A Lighthouse at the Heart of the Milky Way: Hunting Cosmic Neutrinos

 Andrea Peterson
Andrea Peterson

We are pleased to welcome Andrea Peterson as a guest blogger today. Andrea is a co-author of a paper reporting that the supermassive black hole at the center of our galaxy may be a source of highly energetic neutrinos, as explained in our latest press release. Andrea recently completed her Ph.D. at the University of Wisconsin-Madison, where she studied particle phenomenology. She is now a postdoctoral researcher at Carleton University in Ottawa, Ontario. She was born and raised in Minnesota, and received her undergraduate degree from Harvard University. She hopes to live somewhere warm someday.

Neutrinos are tiny particles that zoom through the universe at nearly the speed of light. They interact very rarely, so most of the time they pass right through you, me, or any object they encounter. Their ghost-like nature can be a boon for astronomers: they travel from their sources without getting absorbed or deflected. We can use neutrinos to get a clear picture of the very distant universe.

You may have noticed a problem, though. If they don’t interact very often, how can we catch them here on Earth? They have to interact with our detector to be seen!

The solution is size. The bigger the detector, the more stuff there is for the neutrinos to bump into, increasing the chances of detection. The IceCube Neutrino Observatory, located at the South Pole, uses a cubic kilometer of ice to trap neutrinos. In three years, this giant detector has collected 36 extremely energetic neutrinos that are likely to have come from astrophysical sources.

The IceCube Lab in March, 2012. Credit: Sven Lidstrom. IceCube/NSF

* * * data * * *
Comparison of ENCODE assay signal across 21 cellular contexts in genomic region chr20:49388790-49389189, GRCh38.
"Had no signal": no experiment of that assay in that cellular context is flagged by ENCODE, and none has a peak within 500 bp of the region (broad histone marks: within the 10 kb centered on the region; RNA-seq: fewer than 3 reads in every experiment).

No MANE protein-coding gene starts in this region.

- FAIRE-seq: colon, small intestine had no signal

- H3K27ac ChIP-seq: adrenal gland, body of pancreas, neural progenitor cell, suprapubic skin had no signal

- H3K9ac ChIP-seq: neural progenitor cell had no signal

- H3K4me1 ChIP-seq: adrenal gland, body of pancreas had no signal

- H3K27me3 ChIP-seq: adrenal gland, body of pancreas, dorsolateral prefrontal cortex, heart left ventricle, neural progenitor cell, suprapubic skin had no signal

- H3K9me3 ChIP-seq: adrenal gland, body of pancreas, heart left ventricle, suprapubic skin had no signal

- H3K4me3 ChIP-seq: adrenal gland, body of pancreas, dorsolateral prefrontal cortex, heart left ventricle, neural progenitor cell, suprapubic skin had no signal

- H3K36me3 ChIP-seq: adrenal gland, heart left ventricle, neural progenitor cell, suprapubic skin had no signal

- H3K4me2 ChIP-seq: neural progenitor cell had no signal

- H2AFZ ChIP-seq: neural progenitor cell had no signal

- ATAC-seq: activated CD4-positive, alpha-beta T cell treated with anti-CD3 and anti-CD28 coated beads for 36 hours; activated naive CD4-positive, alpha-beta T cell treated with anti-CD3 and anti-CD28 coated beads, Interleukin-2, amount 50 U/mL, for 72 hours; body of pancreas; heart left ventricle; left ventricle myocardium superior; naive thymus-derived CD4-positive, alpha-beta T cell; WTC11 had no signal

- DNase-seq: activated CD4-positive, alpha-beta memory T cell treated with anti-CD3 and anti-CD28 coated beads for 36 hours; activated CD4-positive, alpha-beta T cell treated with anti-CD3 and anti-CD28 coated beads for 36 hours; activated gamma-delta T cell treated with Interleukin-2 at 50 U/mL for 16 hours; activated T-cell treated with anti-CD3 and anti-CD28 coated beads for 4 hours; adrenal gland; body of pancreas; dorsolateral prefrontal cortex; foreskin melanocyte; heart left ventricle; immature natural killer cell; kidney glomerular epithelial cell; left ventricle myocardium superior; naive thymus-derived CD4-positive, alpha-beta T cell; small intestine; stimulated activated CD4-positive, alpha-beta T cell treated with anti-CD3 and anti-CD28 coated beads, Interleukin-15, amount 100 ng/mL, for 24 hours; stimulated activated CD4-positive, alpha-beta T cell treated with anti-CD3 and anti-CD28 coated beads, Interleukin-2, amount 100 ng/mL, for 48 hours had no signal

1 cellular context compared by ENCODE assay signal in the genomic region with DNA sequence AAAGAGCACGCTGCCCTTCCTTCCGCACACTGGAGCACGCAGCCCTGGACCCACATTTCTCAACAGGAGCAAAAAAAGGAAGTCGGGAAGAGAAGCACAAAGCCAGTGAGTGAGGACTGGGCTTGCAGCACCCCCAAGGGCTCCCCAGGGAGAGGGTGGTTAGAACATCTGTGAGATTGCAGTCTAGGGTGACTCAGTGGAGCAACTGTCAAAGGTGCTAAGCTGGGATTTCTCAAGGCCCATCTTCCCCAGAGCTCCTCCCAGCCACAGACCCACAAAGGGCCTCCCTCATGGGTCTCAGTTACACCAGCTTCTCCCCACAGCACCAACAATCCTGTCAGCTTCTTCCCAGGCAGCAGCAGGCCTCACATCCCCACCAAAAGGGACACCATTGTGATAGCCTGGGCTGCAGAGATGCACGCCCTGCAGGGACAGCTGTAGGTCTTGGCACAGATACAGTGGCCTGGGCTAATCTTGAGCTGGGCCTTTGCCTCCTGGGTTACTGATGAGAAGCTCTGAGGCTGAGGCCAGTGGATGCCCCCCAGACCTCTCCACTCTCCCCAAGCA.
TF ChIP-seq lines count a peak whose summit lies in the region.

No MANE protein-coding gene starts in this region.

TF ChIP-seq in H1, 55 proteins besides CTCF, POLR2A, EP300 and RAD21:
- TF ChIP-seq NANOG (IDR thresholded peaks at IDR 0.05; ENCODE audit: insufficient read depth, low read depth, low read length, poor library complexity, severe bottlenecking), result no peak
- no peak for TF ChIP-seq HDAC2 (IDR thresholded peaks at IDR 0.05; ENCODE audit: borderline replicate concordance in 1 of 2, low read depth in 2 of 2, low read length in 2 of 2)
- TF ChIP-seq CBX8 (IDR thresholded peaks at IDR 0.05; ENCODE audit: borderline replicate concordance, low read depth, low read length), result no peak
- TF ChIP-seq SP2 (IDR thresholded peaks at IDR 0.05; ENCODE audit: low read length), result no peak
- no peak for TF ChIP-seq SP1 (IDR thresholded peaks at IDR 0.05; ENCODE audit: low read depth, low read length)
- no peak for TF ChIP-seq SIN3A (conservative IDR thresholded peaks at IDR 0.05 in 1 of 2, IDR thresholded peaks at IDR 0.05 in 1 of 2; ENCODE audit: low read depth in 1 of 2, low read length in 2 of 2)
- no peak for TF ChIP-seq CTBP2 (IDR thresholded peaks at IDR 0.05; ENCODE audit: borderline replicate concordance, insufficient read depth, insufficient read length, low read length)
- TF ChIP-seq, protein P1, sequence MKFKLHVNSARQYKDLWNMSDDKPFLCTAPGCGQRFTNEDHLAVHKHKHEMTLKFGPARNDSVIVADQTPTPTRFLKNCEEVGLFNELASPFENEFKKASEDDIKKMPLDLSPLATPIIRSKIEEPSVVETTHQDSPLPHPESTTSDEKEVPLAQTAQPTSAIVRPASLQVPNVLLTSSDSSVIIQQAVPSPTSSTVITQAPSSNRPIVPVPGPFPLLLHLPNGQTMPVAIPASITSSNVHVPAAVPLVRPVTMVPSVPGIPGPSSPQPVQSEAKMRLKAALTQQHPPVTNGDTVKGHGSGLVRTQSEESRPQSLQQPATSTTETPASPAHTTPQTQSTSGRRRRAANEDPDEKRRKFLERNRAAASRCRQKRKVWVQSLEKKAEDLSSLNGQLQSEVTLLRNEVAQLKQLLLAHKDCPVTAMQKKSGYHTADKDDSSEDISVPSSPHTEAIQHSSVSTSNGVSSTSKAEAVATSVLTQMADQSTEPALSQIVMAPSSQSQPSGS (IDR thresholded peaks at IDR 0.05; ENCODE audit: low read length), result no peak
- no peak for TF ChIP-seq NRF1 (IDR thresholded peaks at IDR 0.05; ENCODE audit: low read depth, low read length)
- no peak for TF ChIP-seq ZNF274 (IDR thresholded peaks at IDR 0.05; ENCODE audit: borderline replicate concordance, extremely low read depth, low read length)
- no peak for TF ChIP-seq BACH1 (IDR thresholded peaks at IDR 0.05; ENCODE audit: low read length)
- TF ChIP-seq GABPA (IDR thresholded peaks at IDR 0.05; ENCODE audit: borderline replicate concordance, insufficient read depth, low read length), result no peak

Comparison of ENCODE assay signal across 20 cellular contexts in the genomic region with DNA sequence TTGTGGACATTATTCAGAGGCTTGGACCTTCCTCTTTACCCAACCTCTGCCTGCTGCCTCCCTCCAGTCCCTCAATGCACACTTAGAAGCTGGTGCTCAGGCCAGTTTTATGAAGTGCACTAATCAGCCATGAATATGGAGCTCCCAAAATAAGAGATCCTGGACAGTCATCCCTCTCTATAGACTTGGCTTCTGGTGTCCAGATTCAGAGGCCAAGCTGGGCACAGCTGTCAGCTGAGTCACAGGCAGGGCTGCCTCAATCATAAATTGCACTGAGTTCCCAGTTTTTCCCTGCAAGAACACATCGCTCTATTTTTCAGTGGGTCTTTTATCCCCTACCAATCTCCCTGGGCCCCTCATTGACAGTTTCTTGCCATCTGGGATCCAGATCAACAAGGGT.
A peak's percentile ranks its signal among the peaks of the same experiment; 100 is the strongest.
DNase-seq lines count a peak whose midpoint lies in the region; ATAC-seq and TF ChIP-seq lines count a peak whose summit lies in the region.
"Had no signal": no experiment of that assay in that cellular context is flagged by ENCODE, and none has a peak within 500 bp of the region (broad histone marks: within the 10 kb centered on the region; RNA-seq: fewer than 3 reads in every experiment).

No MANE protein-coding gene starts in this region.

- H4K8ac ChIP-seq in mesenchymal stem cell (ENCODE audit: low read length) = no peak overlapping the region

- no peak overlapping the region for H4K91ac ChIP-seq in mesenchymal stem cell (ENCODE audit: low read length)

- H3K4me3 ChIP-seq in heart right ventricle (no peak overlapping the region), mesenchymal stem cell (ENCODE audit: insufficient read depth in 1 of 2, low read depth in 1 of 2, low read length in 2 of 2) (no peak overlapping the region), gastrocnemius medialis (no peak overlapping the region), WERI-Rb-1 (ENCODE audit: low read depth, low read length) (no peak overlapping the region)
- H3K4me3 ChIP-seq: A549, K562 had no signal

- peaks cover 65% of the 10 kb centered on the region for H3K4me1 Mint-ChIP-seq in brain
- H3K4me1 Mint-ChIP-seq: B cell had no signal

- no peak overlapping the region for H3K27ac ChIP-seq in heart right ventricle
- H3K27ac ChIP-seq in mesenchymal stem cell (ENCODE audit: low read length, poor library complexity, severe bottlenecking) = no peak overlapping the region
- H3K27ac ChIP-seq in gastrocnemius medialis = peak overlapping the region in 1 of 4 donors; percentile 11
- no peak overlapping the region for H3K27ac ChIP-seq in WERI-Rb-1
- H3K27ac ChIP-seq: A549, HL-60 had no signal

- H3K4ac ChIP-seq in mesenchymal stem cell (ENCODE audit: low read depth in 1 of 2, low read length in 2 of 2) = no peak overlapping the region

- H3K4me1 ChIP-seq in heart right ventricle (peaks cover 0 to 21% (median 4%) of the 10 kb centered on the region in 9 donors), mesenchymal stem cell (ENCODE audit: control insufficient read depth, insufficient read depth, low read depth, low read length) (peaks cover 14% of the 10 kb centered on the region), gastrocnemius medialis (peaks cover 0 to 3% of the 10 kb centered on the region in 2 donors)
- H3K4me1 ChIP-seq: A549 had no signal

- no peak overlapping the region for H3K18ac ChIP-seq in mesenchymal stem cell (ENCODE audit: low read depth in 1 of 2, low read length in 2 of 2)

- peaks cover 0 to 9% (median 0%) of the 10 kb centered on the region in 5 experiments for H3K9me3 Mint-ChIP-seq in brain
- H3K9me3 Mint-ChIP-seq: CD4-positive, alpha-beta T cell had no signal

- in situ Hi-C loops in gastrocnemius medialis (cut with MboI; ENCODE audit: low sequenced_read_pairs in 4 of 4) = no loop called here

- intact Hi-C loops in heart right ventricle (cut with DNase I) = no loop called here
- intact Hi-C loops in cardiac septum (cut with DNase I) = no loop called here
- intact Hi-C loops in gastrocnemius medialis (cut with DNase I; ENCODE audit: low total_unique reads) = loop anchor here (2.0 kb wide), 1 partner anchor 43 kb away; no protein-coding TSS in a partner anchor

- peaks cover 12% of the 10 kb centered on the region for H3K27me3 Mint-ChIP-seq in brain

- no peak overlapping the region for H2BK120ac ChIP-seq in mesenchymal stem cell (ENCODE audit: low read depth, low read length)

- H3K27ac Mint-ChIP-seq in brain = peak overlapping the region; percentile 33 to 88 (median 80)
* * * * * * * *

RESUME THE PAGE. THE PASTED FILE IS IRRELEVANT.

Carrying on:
Here’s where I come in. I’m a particle theorist, so I don’t build detectors or collect data (no South Pole excursions for me!). Instead, my job is to figure out where the neutrinos come from and how they’re produced. It’s still early days for neutrino astronomy, so there are lots of interesting ideas floating around. We expect neutrinos to be produced through a variety of known astrophysical phenomena like gamma ray bursts, supernovas, and active galactic nuclei, or possibly something more exotic such as dark matter particles that decay to neutrinos.

Finding the neutrino sources isn’t easy. Sometimes it’s hard to pinpoint exactly what direction the neutrinos come from. There are three types of neutrinos: one type is partnered with the electron, while the other two correspond to the electron’s heavier cousins, the muon and the tau. Muon neutrinos leave a clean track in the detector, but electron and tau neutrinos leave messy showers of particles behind. IceCube uses sophisticated algorithms to reconstruct the neutrino directions, but even so, the showers can only be traced back to a region of the sky that spans ten degrees or more. Each of these regions may contain many potential sources!

Fortunately, there are a few things we can do to get a handle on the situation. One technique is to look for clusters of neutrinos. If lots of neutrinos come from one spot on the sky, it’d be a safe bet that there’s a big neutrino source there. Unfortunately, no such clusters have been found so far, but hopefully more data will change that.